The Birthday Cupcake Moral Dilemma (and the solution!)

I usually never know what’s going to spark a lot of conversation on my Facebook page, and the fact that my recent “birthday cupcake dilemma” quickly spawned over 2,700 comments was honestly quite a surprise! I was truly at a loss though and since I always learn so much from our readers I often turn to you guys when I need advice.

This is what my Facebook post said:

“I am in a bit of a bind (which I totally recognize is a first world problem by the way), but I would love some advice. My daughter turns 8 next week and since all the kids in her class bring cupcakes (or cookies or donuts) for the whole class on their birthday she’d like to follow suit.

Here’s the problem: The school no longer allows us to bring in homemade baked goods for the class! It has to be from a commercial kitchen and because her class is nut-free it also has to be from a certified nut-free kitchen (no cross contamination). Believe me I’ve tried and I cannot find any wholesome bakeries around here that are also nut-free. And I refuse to overnight cupcakes from NYC for a bunch of 2nd graders…not an option! The school’s ‘approved’ cupcakes from their cafeteria are highly processed and full of chemicals and artificial ingredients. It’s totally against everything I believe in to support products like that.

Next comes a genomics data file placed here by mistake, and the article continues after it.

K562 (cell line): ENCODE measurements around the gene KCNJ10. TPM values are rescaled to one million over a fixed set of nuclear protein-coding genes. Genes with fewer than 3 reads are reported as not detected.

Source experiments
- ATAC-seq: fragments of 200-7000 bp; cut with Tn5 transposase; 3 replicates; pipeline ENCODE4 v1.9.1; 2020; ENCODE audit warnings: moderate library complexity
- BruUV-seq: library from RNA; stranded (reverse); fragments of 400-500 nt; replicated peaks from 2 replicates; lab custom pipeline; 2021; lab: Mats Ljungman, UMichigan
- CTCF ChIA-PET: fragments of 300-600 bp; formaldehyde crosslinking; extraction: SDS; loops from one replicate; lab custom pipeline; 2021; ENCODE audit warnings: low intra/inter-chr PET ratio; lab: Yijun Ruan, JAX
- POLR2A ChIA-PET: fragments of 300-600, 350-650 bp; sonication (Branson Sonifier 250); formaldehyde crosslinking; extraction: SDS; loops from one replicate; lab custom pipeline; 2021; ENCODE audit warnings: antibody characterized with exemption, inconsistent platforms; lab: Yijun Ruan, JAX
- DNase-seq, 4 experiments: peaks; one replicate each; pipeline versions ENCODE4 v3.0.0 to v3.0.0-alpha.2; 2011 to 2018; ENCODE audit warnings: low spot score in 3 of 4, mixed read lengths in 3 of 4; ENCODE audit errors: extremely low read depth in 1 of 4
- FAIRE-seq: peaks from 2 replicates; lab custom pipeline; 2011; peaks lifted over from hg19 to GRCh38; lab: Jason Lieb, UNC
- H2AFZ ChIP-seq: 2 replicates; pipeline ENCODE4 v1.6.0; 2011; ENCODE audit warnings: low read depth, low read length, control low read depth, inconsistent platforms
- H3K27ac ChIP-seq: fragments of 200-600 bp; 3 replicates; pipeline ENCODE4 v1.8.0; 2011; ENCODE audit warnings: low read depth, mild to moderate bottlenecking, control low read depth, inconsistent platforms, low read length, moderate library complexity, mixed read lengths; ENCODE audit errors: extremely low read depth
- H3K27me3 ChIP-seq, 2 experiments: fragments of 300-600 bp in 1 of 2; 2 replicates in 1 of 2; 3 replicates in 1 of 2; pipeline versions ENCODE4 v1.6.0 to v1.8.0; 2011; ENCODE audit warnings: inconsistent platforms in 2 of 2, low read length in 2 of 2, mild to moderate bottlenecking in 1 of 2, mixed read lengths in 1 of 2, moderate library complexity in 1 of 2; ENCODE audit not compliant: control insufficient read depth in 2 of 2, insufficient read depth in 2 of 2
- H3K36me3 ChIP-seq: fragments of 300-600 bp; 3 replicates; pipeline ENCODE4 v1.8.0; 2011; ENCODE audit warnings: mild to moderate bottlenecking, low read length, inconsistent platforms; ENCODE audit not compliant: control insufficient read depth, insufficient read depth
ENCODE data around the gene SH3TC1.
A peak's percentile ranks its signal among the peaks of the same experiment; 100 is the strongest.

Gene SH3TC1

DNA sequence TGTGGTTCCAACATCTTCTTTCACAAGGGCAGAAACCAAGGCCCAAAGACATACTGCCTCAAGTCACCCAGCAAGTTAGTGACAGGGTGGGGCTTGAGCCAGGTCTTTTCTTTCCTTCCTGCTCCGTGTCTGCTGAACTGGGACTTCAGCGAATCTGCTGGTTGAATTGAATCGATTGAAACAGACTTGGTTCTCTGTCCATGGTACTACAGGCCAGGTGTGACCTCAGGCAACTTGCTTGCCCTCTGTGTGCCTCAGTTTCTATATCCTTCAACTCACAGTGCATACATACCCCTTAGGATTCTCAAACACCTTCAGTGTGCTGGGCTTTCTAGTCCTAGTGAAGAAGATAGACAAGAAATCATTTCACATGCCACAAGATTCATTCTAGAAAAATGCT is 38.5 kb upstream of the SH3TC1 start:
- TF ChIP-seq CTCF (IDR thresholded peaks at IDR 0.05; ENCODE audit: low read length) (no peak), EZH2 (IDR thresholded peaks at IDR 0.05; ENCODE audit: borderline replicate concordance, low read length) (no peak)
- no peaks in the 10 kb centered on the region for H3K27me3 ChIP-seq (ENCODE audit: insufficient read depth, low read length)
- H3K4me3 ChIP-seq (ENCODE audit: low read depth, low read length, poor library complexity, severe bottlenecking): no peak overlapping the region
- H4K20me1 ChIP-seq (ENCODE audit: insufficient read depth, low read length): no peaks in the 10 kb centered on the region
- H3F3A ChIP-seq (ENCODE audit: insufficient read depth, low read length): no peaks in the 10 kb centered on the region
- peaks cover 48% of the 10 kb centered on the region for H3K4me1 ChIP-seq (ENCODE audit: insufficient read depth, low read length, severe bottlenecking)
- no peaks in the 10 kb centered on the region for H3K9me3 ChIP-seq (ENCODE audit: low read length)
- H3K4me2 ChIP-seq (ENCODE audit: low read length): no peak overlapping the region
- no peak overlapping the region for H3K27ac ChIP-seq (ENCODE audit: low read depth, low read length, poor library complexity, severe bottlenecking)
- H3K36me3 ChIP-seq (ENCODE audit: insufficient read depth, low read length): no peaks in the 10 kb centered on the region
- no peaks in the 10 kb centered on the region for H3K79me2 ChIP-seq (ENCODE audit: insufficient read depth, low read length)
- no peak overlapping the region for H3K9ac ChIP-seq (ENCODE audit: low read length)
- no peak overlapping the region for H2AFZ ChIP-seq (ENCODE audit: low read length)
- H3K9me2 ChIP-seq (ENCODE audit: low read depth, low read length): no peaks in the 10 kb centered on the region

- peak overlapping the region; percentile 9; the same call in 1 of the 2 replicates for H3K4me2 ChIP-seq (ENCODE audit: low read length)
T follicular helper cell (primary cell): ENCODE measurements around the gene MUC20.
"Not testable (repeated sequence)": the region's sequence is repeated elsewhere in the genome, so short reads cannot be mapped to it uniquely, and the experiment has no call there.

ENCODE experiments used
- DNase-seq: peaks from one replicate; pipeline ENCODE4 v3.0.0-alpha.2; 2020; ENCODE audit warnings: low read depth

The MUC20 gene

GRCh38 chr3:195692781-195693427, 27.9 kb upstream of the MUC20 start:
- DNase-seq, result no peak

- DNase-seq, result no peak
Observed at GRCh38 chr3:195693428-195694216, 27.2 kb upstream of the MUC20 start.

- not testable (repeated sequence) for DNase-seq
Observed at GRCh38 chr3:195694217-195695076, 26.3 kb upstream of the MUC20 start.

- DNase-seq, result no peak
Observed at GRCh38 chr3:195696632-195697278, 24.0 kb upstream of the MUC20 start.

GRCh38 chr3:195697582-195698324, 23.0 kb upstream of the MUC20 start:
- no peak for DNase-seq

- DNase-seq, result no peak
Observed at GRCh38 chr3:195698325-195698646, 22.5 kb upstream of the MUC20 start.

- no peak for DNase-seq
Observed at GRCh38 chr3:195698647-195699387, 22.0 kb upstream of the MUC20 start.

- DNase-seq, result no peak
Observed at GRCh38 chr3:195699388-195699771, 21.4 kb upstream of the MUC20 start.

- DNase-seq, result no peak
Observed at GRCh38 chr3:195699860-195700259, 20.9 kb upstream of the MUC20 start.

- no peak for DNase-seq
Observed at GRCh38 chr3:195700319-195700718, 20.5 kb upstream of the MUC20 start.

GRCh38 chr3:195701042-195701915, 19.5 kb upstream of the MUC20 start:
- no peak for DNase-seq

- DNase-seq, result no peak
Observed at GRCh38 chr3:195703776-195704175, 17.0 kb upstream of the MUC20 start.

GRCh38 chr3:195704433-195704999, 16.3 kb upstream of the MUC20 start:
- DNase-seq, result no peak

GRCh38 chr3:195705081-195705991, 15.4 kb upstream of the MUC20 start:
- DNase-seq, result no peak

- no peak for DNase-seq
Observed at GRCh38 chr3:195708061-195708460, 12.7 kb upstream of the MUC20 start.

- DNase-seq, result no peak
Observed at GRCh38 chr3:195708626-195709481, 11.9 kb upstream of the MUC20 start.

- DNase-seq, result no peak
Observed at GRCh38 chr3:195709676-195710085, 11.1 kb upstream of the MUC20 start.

BUT it’s important to my daughter to be able to celebrate like her friends have. Does anyone have a viable solution or should I just suck it up and serve her class something highly processed and artificial? Yikes!!!”

In summary, these were my constraints:The birthday cupcake dilemma by 100 Days of Real Food

  • My daughter specifically asked if she could share cupcakes with her class…and as her mommy I do like to do what I can to make my birthday girls happy! If it were up to me I would probably do something other than food to celebrate at school, but again cupcakes are what the other kids bring so that’s what my birthday girl requested as well.
  • There is a (new this year) no homemade food rule at her school. Everything that’s shared with the class must come from a commercial kitchen. (You can send homemade items for your individual child only).